By Lauren Wise
By New Times
By Amanda Savage
By Jason P. Woodbury
By Troy Farah
By New Times
By Derek Askey
The Frankie Valli Show, December 1998, Nita's Hideaway
No sooner had Pomerenke stopped this gig -- because he was despondent about missing the Frankie Valli show being held at the Celebrity Theatre -- than did a man claiming to be Valli show up to sing "Can't Take My Eyes Off You." The man claiming to be the head Four Season -- he wore a black fright wig and a loud red suit -- was an obvious impostor. Plus, the real Frankie Valli would never have called the Celebrity Theatre "a spinning dump" or run sideways in circles on the floor and screamed like a beached Robert Plant.
Karnes: "We had two guest appearances that night. Elvis came on and sang 'In the Ghetto.' That was Jim Andreas of Trunk Federation making no attempt to actually look like the King except for a birthday boy crown and one of our white jumpsuits. He hated doing that. That was the show that made Trunk Federation give up shtick completely."
Night of 1,000 Props, February 1998, Hollywood Alley
Karnes: "The entire night was structured as a telethon to raise 1,000 props for charity. Everyone who played that night came on at the end of our set to bring up the last 30 remaining props needed for the night to be a success. We had 20 computer monitors, five prosthetic limbs and some wig heads. All the performers appearing that night came onstage to sing 'We Are the World' with us and someone threw a beer bottle at Psycho Gypsy's drummer. All I can remember is him going after the guy brandishing one of the prosthetic limbs."
The Impostor Show, March 1998, Hollywood Alley
A recurring character during Les Payne gigs was their archrival Decepto (played by Shane Caraway), who would continually crash their show and have his evil Girl-Bots beat on the band just long enough for him to sing a malevolent song, usually one filled with foul language and artichoke references. For this show he managed to knock Karnes offstage, steal his clothes and pose as the standing half of Les Payne. Only when Decepto's piercing Paul Lynde vocals received amplification was the ruse uncovered.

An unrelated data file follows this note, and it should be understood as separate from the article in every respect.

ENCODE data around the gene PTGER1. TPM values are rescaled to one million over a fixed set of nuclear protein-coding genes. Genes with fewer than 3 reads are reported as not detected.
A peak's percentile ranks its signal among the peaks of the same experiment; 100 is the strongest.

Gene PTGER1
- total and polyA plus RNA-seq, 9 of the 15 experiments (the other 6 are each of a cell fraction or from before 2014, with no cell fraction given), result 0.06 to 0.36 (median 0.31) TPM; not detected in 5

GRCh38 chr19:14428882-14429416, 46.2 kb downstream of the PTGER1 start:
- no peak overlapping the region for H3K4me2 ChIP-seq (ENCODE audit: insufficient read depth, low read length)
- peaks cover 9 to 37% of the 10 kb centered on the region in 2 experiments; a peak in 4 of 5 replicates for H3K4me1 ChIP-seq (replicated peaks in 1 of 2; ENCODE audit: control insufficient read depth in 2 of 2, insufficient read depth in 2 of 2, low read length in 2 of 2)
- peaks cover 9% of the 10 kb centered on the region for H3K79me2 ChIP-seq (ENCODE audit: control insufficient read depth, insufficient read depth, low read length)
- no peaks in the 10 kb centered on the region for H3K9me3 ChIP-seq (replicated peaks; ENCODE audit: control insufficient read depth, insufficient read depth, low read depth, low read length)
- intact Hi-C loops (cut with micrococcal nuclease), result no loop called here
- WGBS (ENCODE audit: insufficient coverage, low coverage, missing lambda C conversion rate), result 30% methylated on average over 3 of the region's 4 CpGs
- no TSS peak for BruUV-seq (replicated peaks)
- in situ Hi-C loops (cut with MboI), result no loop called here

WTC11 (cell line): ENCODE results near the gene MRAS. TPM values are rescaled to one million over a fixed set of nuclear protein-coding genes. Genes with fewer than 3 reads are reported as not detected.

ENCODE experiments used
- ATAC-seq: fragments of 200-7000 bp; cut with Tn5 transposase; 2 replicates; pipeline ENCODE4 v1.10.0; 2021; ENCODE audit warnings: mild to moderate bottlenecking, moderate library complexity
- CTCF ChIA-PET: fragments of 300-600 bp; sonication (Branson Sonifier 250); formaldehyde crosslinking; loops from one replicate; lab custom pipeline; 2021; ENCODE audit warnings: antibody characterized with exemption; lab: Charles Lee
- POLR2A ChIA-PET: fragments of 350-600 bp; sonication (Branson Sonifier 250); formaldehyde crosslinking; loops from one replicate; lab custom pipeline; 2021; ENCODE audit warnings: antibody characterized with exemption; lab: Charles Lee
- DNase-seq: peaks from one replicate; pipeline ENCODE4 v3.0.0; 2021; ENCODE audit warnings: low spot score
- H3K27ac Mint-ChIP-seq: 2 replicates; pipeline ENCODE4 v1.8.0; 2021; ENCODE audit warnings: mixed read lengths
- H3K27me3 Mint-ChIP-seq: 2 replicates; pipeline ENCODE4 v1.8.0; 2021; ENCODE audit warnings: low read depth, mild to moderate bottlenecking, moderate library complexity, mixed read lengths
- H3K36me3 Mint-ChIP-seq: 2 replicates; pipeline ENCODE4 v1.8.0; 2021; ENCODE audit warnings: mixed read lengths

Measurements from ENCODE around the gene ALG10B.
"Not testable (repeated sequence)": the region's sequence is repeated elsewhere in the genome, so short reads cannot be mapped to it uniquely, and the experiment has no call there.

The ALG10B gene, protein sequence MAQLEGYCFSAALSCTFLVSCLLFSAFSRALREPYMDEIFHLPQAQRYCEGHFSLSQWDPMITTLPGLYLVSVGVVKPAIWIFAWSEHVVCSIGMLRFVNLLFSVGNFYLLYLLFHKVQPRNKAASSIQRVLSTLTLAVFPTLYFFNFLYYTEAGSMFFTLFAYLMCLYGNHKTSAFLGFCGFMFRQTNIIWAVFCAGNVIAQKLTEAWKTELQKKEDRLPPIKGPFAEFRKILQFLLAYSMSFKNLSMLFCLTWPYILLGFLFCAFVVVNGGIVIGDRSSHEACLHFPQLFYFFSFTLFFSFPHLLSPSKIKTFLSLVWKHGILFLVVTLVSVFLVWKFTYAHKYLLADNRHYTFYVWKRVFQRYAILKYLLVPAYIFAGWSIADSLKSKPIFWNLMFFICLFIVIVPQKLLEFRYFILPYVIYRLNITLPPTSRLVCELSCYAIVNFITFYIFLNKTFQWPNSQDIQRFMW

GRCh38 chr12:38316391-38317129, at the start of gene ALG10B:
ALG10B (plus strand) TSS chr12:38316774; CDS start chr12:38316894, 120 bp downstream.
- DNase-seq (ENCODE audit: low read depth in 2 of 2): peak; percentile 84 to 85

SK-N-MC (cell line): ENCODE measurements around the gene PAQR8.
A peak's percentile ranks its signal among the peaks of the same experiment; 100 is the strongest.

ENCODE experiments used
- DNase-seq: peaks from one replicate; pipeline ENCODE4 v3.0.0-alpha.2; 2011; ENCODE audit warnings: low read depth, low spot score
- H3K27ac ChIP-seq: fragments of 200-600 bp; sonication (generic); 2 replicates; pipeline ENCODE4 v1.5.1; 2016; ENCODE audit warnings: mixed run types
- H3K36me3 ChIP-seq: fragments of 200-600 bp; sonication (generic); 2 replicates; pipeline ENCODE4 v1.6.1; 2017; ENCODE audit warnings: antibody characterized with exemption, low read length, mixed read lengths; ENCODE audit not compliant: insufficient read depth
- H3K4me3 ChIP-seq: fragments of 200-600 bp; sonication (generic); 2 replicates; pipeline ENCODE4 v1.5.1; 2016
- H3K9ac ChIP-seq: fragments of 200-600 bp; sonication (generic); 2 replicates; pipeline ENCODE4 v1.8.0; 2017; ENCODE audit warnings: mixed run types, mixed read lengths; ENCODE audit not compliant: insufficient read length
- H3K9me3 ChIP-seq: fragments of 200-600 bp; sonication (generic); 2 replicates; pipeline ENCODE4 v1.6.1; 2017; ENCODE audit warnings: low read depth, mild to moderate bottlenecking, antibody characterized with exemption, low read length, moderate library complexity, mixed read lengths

Trunk Federation's second CD release party, March 1998, Jackson Hole
In a New Times interview that week, Trunk Federation stated that they were through doing shtick in their live shows. Mildly irritated by this, the still shticky Les Payne began a fake feud with Trunk in the press that threatened to boil over into a genuine one several times leading up to the gig.
Karnes: "During that show we gave Trunk a double dose of shtick. Our set ended with us playing 'Homeward Bound,' which got 'Trunk-cated' by Decepto. He played their condescending road manager, telling us to 'swim away, little guppies.'"
The disgruntled duo took their grievances to the stage before making friendly again and singing David Bowie's "Fashion" with the Trunkers.
New Times Music Showcase, April 1998, Trails
Taking a page from David Letterman's book, the group used some cleverly edited taped footage to fool an unsuspecting showcase crowd.
Karnes: "The premise was we were trading singers, with me going to Reuben's Accomplice and Jeff Bufano joining Les Payne. Our showcases were at the same time and about a good 200 yards or more away. We had TV monitors set up that the crowd was watching. We shot all this video footage the day before of us running up and down Mill Avenue to the other venue, wearing the same clothes we'd wear for the show. All these shots of us running upstairs, shopping at the Gap, going to the movies and then arriving at the gig."
Pomerenke: "It was a fucking amazing idea. I just remember being onstage seeing all these blank faces just staring up and I remember saying, 'Okay, you're never gonna see this again.'"
Dust Devil movie shoot, January 1999, Boston's
Who else but Pomerenke and Karnes would've tried filming a movie during the course of a concert when the average movie shoot takes three hours just to get the best boy into position?
The group's motion-picture project, Dust Devil, was never completed and the scenes shot that night did not even include Les Payne.
Karnes: "Our characters in the movie were supposed to be too big to play a place like Boston's. So we filmed a bunch of other people singing instead. I'm sure some people didn't think there was any film in the cameras, and having never seen the footage, I can't even be sure."
Bluebird Show, August 2000, Emerald Lounge
Most people doubted the sincerity of Les Payne's purported "love" for the music of Wings. Mostly because the Lovely Linda, as portrayed by Pomerenke with 5 o' clock shadow, was a lot tougher than the late vegan activist appeared in real life. Witness her cover of "It's a Man's World" or her version of John Lennon's vitriolic anti-Paul rant "How Do You Sleep?"
New Times Music Showcase, May 2001, Mill Cue Club
Les Payne Product changes its name to Less Pain Forever and lets a cover band from Glendale do the set for them. The alternative plan was just as intriguing.
Pomerenke: "We were actually just going to show up with a videotape of our last show and take questions from the audience. Then we thought that New Times might not pay us for honoring the contract. That would've been so cool."